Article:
Richland County commissioners capital expense

Richland County commissioners Tony Vero, Marilyn John and Darrell Banks meet on Tuesday afternoon with the Richland County Sheriff's Dept. Capt. Jim Sweat and Chuck Minich, the county's maintenance director.

MANSFIELD -- Richland County needs to set aside $250,000 to $300,000 in its budget each year for capital improvement projects, Commissioner Tony Vero said Tuesday.

That recommendation came during an afternoon commissioners' meeting with Chuck Minich, the county's maintenance director, and Richland County Sheriff's Dept. Capt. Jim Sweat.

The focus of the meeting was to discuss proposed capital improvement projects for the next five years, the total price tag for which outstrips the current $1.4 million commissioners have left in their redevelopment fund.

That total is what's left since commissioners approved $498,000 in late May for new voting machines for the county. Vero estimated capital projects could cost as much as $3 million between 2019 and 2023.

"We don't have the money currently to pay (for all of the projects), but we have time to save," Vero said.

The most expensive item remains a renovation, upgrade and relocation of various aspects of the sheriff's department -- including the 9-1-1 dispatch center, emergency operations center and road patrol -- within the Peoples Community Center.

The proposal to remodel and redesign the space would cover about 4,300 square feet and link the three sections of the sheriff's department, while also allowing room for future expansion if needed.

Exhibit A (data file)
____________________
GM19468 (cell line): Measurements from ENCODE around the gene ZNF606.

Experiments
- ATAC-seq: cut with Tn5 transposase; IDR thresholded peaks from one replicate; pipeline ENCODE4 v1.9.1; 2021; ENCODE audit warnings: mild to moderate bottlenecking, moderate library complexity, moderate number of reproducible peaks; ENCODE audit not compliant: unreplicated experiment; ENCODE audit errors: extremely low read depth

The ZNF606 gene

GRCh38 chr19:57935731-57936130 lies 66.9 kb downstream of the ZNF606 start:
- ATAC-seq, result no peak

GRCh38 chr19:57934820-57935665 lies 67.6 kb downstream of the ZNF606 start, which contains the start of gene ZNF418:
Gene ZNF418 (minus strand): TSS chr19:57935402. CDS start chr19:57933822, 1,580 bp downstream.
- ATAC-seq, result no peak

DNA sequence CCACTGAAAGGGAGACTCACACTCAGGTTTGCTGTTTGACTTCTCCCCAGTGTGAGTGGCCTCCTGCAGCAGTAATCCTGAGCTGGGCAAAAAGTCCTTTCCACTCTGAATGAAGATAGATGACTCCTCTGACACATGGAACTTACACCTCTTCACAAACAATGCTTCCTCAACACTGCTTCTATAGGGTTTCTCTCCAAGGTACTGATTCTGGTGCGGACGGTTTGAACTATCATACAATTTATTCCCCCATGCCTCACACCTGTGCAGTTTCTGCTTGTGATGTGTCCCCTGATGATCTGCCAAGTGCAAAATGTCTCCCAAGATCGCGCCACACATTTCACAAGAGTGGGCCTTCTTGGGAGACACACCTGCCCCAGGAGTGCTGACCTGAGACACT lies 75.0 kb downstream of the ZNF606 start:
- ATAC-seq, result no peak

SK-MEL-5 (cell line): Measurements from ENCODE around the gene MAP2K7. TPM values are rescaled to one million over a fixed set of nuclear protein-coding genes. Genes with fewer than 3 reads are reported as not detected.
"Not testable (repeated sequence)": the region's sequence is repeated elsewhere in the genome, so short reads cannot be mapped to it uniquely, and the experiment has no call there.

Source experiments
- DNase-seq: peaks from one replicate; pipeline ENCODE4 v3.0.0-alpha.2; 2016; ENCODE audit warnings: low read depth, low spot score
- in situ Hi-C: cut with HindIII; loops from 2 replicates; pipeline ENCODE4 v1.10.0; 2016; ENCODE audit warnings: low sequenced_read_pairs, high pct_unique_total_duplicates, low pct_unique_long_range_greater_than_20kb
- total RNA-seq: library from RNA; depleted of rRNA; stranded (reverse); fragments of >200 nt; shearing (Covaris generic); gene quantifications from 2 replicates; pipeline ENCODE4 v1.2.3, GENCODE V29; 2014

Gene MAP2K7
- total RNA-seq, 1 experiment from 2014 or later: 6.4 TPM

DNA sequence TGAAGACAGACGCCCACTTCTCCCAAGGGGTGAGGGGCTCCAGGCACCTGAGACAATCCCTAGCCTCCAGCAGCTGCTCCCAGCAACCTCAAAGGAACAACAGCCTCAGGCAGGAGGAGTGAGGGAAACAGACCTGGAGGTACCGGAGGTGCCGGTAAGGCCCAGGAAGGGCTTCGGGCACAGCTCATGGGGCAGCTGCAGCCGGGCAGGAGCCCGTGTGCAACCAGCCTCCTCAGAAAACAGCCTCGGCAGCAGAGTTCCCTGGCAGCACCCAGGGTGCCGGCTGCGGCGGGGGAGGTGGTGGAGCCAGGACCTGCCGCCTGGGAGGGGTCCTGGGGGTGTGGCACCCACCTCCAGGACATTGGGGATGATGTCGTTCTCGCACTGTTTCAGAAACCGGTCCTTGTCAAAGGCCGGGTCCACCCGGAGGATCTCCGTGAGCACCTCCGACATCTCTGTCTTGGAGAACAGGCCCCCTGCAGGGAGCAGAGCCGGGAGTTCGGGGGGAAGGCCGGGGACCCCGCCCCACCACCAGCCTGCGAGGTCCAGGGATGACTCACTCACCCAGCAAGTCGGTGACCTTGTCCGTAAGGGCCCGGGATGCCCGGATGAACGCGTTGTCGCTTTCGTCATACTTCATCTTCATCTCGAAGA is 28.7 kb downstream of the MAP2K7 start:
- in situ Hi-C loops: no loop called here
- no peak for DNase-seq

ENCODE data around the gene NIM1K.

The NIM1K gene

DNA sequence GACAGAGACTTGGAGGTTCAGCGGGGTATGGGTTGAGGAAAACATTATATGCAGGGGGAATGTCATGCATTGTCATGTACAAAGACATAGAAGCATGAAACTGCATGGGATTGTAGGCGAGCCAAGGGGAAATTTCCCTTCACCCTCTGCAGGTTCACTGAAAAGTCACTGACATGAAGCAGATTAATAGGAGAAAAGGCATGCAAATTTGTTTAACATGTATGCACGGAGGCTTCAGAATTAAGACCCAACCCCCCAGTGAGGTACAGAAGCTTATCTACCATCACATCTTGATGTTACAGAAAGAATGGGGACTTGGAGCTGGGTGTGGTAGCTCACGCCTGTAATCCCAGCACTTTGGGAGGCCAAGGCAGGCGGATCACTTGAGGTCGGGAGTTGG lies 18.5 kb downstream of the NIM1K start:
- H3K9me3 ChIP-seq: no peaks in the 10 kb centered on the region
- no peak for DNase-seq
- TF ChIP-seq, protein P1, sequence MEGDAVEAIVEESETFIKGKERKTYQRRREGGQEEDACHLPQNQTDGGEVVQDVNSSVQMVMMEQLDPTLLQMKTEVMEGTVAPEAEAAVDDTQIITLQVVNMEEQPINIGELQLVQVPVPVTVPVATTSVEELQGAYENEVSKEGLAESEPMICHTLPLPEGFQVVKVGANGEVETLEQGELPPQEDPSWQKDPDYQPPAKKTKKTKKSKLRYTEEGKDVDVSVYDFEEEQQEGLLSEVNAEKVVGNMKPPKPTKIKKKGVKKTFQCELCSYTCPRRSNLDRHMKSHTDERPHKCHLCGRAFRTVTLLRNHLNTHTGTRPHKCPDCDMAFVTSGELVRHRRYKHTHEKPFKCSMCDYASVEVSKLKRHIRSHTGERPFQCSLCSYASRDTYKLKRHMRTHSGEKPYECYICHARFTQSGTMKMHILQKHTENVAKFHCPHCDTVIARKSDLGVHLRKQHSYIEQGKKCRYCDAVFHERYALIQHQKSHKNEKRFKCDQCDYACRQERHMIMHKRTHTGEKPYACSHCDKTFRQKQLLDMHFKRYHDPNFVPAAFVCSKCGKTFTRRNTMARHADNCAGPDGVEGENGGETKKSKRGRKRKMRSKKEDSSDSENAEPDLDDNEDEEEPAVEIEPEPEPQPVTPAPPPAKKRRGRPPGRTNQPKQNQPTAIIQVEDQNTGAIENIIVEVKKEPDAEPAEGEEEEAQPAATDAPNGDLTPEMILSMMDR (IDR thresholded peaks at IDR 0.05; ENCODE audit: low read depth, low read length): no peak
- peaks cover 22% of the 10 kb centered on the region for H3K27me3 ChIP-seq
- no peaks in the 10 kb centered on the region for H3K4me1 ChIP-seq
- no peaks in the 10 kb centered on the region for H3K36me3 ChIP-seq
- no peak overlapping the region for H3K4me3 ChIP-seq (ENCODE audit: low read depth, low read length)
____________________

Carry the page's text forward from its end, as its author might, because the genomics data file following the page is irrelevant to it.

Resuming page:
When the topic was broached four months ago, the projected cost to the county was $1.2 million, with the sheriff's department covering about about $150,000 of the project from 911 funds it receives from the state.

During discussions Tuesday, with modifications to the plan, the cost to the county's capital fund for the work has been reduced to between $575,000-$600,000.

Minich then went over a list of completed and ongoing projects at various county-owned sites. He also had a list of proposed projects, though commissioners asked for additional information regarding what current projects have been paid for and which ones are still pending.

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The capital expense spending comes just before commissioners begin in earnest the task of squaring 2020 department budget requests with estimated revenues.

In July, commissioners Thursday approved a 2020 tax budget that includes $32 million in estimated revenue with $36.4 million in spending requests.

The tax budget is just a framework and the work toward balancing the final budget will not be complete until this fall.

The $4.4 million gap is smaller than the past two years at this point in the process. The gap was $6.2 million in the 2019 tax budget and $7.6 million in 2018.

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